Galaxy S9, it could well be one of the only flagships this year to keep it. We still feel its omission is stupid, so the V30S wins out here against the
Pixel 2 and
Sony Xperia XZ2.
IP68 water and dust resistance, the best available currently to smartphones, rounds off a fairly complete package.
Also, the haptics on the V30S are the best we’ve yet seen on an Android phone. The iPhone X’s integrated haptic feedback is still the best there is, but the V30S uses it well too, particularly for tactile keyboard feedback and switches in the camera app.
Features and specs
As the V30S ThinQ is a tiny update to the V30, most of the specs are identical. The only hardware changes are an increase in RAM (from 4GB to 6GB), higher storage options (128GB or 256GB) and the two new colour hues: New Moroccan Blue and New Platinum Grey.
Everything else is the same, including its major flaw.
Unfortunately, the display is the V30S ThinQ’s Achilles’ heel. It is not good enough for an OLED screen on a £799 phone. It’s noticeably blotchy and grainy, the best comparison we can think of is that it looks a little like parchment.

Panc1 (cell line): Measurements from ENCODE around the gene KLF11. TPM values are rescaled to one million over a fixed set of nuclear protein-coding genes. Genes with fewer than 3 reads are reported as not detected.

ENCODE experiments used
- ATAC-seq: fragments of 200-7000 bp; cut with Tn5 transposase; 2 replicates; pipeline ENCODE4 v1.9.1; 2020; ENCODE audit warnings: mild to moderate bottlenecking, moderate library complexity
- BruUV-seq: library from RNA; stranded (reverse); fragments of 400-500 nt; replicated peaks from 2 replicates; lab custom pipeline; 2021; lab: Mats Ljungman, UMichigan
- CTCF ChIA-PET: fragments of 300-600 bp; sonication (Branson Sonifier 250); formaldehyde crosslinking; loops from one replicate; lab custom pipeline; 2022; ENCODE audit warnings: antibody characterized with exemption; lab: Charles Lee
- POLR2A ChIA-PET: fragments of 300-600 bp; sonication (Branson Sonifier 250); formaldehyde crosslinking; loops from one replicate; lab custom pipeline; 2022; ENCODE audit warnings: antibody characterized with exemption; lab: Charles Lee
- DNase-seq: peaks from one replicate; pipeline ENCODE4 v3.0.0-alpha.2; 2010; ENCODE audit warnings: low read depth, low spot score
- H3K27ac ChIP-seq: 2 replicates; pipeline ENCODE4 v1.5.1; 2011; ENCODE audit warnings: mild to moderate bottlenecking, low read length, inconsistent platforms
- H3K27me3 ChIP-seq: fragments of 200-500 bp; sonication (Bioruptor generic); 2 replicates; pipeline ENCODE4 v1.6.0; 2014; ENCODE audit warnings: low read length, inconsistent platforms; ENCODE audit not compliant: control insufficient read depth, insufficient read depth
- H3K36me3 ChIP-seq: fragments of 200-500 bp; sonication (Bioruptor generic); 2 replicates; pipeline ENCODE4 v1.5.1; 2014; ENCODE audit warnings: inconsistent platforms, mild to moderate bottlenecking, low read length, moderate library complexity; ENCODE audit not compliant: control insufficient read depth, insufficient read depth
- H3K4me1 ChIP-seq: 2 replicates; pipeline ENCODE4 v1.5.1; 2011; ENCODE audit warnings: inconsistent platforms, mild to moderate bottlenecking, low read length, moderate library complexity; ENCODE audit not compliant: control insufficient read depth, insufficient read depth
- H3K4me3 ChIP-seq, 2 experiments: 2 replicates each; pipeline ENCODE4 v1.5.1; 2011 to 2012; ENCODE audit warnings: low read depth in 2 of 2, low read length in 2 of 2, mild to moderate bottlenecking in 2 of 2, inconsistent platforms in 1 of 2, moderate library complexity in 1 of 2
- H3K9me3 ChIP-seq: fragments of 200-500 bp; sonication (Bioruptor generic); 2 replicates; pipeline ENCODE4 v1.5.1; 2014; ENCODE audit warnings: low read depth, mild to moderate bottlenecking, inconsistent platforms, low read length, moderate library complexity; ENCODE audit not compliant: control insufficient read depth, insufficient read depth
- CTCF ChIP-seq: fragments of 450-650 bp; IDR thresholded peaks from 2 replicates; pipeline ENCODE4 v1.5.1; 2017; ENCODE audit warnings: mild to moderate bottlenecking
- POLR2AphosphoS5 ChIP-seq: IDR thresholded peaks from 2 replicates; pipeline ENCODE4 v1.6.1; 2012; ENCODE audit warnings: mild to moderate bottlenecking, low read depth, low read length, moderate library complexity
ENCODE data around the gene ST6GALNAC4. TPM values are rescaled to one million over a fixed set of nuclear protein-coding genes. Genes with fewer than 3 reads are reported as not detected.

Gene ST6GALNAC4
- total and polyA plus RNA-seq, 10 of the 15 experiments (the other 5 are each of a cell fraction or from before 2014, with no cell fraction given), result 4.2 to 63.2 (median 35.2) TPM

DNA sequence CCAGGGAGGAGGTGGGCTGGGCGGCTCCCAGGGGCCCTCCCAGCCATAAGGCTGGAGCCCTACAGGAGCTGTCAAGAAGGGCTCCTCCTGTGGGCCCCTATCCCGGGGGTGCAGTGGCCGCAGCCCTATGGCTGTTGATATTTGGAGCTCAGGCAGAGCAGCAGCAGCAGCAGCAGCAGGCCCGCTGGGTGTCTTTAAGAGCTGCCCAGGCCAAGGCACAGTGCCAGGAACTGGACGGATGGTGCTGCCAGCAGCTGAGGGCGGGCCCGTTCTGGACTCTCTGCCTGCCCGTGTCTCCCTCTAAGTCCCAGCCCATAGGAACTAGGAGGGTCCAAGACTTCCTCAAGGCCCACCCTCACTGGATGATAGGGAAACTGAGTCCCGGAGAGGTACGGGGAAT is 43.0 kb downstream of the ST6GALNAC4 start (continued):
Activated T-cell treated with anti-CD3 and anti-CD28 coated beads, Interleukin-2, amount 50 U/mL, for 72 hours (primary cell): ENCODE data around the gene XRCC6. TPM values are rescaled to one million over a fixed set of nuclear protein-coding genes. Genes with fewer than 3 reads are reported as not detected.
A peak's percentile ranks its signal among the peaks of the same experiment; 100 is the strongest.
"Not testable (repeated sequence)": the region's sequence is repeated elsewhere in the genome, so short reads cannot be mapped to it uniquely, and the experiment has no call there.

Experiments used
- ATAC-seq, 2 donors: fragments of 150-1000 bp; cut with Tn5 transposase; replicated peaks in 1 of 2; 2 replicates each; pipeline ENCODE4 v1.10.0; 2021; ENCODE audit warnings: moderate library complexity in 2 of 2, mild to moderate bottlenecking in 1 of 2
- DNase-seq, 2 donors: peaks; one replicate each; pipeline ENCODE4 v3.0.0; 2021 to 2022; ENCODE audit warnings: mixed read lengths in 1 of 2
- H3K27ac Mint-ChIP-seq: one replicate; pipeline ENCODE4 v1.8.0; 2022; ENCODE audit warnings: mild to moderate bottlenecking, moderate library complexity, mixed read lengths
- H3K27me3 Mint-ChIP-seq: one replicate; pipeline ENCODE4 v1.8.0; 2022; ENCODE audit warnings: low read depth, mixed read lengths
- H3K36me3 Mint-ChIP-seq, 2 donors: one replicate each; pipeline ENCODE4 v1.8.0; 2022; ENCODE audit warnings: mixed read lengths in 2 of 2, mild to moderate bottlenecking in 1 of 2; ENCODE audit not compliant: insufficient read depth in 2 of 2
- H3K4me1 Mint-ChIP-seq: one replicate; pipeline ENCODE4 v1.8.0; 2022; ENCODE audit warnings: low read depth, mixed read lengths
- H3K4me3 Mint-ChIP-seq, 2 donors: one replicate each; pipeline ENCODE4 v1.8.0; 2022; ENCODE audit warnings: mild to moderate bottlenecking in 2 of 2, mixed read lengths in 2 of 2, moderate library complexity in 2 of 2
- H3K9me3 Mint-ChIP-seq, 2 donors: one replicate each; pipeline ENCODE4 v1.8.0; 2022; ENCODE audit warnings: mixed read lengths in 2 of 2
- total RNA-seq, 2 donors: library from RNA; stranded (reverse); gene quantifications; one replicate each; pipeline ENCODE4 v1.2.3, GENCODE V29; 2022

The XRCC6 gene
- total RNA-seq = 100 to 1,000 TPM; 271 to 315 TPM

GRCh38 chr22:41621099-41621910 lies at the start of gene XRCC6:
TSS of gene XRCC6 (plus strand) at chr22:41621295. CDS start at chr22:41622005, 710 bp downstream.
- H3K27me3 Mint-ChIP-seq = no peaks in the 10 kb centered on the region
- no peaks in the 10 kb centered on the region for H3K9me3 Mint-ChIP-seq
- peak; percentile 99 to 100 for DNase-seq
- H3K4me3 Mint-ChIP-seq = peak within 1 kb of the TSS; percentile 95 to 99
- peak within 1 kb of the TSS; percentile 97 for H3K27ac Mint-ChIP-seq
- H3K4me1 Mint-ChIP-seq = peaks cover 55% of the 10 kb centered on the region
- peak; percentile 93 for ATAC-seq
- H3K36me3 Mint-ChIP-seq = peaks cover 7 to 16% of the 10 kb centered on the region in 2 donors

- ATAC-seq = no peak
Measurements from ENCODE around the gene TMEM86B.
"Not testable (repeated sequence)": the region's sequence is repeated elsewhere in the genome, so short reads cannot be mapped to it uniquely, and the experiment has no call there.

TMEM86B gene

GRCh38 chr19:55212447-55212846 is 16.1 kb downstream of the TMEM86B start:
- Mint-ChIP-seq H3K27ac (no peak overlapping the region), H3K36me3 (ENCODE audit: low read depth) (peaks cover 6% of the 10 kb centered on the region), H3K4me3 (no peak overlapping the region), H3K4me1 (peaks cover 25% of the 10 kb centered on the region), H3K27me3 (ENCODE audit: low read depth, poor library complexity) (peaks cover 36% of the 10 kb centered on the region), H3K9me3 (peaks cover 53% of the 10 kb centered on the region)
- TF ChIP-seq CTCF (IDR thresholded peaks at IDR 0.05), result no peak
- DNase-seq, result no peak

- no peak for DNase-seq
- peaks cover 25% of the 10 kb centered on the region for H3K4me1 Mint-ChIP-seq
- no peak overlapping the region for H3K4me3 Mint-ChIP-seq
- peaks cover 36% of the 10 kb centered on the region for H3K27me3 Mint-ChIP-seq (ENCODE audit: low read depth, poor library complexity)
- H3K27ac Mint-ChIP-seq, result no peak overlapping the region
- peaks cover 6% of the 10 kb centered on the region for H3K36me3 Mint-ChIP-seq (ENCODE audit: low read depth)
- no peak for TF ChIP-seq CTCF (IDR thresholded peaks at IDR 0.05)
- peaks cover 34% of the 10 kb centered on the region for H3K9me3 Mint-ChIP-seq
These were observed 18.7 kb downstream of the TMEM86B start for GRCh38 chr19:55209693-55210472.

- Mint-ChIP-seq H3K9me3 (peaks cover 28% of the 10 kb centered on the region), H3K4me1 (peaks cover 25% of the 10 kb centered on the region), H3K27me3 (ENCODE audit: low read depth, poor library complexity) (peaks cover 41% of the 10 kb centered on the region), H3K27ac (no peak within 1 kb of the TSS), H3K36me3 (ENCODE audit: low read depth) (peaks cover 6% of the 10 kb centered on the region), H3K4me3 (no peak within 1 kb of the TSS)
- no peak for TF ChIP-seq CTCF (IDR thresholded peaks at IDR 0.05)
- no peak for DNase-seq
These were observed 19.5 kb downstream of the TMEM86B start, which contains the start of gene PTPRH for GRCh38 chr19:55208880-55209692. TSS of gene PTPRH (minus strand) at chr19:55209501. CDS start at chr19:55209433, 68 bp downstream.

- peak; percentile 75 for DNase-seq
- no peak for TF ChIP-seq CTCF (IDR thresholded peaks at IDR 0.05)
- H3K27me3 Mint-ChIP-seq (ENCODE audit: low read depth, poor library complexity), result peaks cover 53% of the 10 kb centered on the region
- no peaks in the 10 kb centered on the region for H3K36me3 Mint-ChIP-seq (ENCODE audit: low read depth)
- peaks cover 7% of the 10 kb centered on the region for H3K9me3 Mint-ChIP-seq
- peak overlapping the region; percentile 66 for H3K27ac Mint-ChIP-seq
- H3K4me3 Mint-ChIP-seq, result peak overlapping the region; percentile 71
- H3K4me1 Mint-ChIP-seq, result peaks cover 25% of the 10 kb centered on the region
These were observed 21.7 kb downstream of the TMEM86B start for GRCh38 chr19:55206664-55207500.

It’s a 6in P-OLED with a 2880×1440 resolution and 537 ppi density. At a glance, it’s a vibrant, well calibrated OLED and HDR10 support. But as soon as we noticed the flaw, it ruined the whole experience of using the phone.
It’s particularly noticeable on white, but after a while there’s a graininess to the whole display that simply isn’t present on OLEDs from Samsung, OnePlus and even LG itself in the Google Pixel 2 XL, despite the latter phone screen’s blue tint.
We are being picky, but when you are spending this much money we feel obliged. Just as you may balk at the blue tint on the